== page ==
Rupert Brooke
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Rupert Brooke
Rupert Brooke
Rupert Brooke Q 71073.jpg
Photograph of Brooke by Sherrill Schell
Born Rupert Chawner Brooke
3 August 1887
Rugby, United Kingdom
Died 23 April 1915(1915-04-23) (aged 27)
Skyros, Greece
Cause of death Sepsis
Resting place Skyros, Greece
Nationality English
Education Rugby School, King's College, University of Cambridge (fellow)
Occupation Poet
Employer Sidgwick and Jackson (publisher)

Rupert Chawner Brooke (middle name sometimes given as "Chaucer;"[1] 3 August 1887 - 23 April 1915[2]) was an English poet known for his idealistic war sonnets written during the First World War, especially "The Soldier." He was also known for his boyish good looks, which were said to have prompted the Irish poet W. B. Yeats to describe him as "the handsomest young man in England."[3][4]

Early life

In this house was born Rupert Brooke, 1887

Brooke was born at 5 Hillmorton Road, Rugby, Warwickshire,[5][6] the second of the three sons of William Parker Brooke, a Rugby schoolmaster, and Ruth Mary Brooke, née Cotterill. He was educated at two independent schools in Rugby: Hillbrow School and Rugby School. In 1905, he became friends with St. John Lucas, who thereafter became something of a mentor to him.[7]

While travelling in Europe he prepared a thesis, entitled "John Webster and the Elizabethan Drama", which won him a scholarship to King's College, Cambridge, where he became a member of the Cambridge Apostles, was elected as President of the Cambridge University Fabian Society, helped found the Marlowe Society drama club and acted in plays including the Cambridge Greek Play.

Life and career

A statue of Rupert Brooke in Rugby

Brooke made friends among the Bloomsbury group of writers, some of whom admired his talent while others were more impressed by his good looks. Virginia Woolf boasted to Vita Sackville-West of once going skinny-dipping with Brooke in a moonlit pool when they were in Cambridge together.[8]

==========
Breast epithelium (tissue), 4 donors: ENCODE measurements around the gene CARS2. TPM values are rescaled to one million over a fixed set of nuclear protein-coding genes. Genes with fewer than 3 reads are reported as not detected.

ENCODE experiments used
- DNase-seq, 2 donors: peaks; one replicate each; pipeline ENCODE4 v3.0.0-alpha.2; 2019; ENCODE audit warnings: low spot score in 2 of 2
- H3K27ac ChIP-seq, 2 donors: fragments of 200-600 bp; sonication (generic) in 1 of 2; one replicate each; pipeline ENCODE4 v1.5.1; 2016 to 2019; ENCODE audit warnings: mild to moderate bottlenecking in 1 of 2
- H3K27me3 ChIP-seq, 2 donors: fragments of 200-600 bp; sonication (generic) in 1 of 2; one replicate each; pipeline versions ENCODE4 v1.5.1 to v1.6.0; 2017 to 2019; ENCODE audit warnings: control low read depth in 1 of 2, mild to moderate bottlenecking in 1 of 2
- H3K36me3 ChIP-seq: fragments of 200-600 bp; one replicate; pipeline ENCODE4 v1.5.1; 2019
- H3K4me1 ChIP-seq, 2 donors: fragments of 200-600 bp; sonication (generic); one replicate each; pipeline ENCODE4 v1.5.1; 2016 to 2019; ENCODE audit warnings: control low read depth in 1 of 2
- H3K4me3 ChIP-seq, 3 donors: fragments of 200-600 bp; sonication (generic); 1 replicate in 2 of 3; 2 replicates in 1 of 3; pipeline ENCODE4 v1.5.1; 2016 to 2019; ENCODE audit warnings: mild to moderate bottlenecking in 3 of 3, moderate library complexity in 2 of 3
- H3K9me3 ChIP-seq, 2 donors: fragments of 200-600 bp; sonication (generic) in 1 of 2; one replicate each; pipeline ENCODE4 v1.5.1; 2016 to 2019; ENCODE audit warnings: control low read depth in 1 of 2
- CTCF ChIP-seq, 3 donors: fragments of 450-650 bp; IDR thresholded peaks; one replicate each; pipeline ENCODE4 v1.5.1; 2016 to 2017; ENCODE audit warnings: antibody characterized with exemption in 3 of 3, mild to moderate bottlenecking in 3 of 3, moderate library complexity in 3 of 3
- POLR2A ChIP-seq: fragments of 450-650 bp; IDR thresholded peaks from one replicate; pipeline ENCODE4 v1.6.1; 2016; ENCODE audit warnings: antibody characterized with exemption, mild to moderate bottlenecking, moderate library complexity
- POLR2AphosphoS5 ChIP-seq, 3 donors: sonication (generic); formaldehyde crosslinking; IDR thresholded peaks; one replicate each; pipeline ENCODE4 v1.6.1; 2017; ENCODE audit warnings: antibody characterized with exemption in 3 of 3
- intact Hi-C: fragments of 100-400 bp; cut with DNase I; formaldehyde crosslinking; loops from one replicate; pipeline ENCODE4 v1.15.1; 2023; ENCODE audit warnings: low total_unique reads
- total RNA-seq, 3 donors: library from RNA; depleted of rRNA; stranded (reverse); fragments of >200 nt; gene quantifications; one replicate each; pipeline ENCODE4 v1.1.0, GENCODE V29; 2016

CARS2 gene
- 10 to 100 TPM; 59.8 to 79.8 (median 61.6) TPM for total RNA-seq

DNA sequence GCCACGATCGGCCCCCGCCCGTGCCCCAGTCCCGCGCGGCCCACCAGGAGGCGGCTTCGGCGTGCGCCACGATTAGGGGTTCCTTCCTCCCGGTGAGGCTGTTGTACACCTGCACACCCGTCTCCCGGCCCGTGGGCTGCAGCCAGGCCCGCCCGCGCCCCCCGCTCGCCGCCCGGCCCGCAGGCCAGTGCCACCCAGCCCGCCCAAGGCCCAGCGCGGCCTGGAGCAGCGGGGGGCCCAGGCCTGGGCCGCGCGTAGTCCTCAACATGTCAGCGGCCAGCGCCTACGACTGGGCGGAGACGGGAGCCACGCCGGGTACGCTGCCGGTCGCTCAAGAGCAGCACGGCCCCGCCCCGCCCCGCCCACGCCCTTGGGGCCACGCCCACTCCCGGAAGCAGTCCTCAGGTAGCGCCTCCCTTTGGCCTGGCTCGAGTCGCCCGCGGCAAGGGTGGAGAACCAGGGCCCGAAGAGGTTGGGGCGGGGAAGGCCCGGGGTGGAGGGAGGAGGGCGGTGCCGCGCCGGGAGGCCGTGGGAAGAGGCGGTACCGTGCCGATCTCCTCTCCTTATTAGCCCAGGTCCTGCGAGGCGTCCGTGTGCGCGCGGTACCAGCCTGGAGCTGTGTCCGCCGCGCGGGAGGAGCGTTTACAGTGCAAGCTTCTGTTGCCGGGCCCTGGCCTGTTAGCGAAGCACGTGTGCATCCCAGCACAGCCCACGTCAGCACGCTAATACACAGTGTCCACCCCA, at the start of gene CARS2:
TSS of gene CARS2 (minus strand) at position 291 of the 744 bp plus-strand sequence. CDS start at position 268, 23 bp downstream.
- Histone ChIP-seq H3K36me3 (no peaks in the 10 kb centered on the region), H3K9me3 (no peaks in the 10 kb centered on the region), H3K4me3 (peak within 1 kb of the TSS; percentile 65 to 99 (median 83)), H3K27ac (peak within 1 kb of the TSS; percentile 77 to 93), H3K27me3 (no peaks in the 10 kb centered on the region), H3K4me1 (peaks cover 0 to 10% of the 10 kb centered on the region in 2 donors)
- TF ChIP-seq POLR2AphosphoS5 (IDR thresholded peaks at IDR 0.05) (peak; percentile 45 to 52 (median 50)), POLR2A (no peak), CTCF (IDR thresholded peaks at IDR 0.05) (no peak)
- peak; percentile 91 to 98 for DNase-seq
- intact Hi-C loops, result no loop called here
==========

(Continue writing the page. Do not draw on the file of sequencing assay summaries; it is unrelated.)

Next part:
Brooke belonged to another literary group known as the Georgian Poets and was one of the most important of the Dymock poets, associated with the Gloucestershire village of Dymock where he spent some time before the war. He also lived in the Old Vicarage, Grantchester.

Brooke suffered a severe emotional crisis in 1912, caused by sexual confusion (he was bisexual)[9] and jealousy, resulting in the breakdown of his long relationship with Ka Cox (Katherine Laird Cox).[10] Brooke's paranoia that Lytton Strachey had schemed to destroy his relationship with Cox by encouraging her to see Henry Lamb precipitated his break with his Bloomsbury group friends and played a part in his nervous collapse and subsequent rehabilitation trips to Germany.[11]

As part of his recuperation, Brooke toured the United States and Canada to write travel diaries for the Westminster Gazette. He took the long way home, sailing across the Pacific and staying some months in the South Seas. Much later it was revealed that he may have fathered a daughter with a Tahitian woman named Taatamata with whom he seems to have enjoyed his most complete emotional relationship.[12][13] Many more people were in love with him.[14] Brooke was romantically involved with the artist Phyllis Gardner, the actress Cathleen Nesbitt and was once engaged to Noël Olivier, whom he met, when she was aged 15, at the progressive Bedales School.

Brooke was an inspiration to poet John Gillespie Magee, Jr., author of the poem "High Flight". Magee idolised Brooke and wrote a poem about him ("Sonnet to Rupert Brooke"). Magee also won the same poetry prize at Rugby School which Brooke had won 34 years earlier.

As a war poet Brooke came to public attention in 1915 when The Times Literary Supplement quoted two of his five sonnets ("IV: The Dead" and "V: The Soldier") in full on 11 March and his sonnet "V: The Soldier" was read from the pulpit of St Paul's Cathedral on Easter Sunday (4 April). Brooke's most famous collection of poetry, containing all five sonnets, 1914 & Other Poems, was first published in May 1915 and, in testament to his popularity, ran to 11 further impressions that year and by June 1918 had reached its 24th impression;[15] a process undoubtedly fuelled through posthumous interest.


Blow out your bugles, detail on Memorial Arch (by John M. Lyle) at Royal Military College of Canada

Brooke's accomplished poetry gained many enthusiasts and followers, and he was taken up by Edward Marsh, who brought him to the attention of Winston Churchill, then First Lord of the Admiralty. Brooke was commissioned into the Royal Naval Volunteer Reserve as a temporary Sub-Lieutenant[16] shortly after his 27th birthday and took part in the Royal Naval Division's Antwerp expedition in October 1914. He sailed with the British Mediterranean Expeditionary Force on 28 February 1915 but developed sepsis from an infected mosquito bite. He died at 4:46 pm on 23 April 1915, on the French hospital ship, the Duguay-Trouin, moored in a bay off the Greek island of Skyros in the Aegean Sea, while on his way to the landing at Gallipoli. As the expeditionary force had orders to depart immediately, Brooke was buried at 11 pm in an olive grove on Skyros.[1][2][17] The site was chosen by his close friend, William Denis Browne, who wrote of Brooke's death:[18]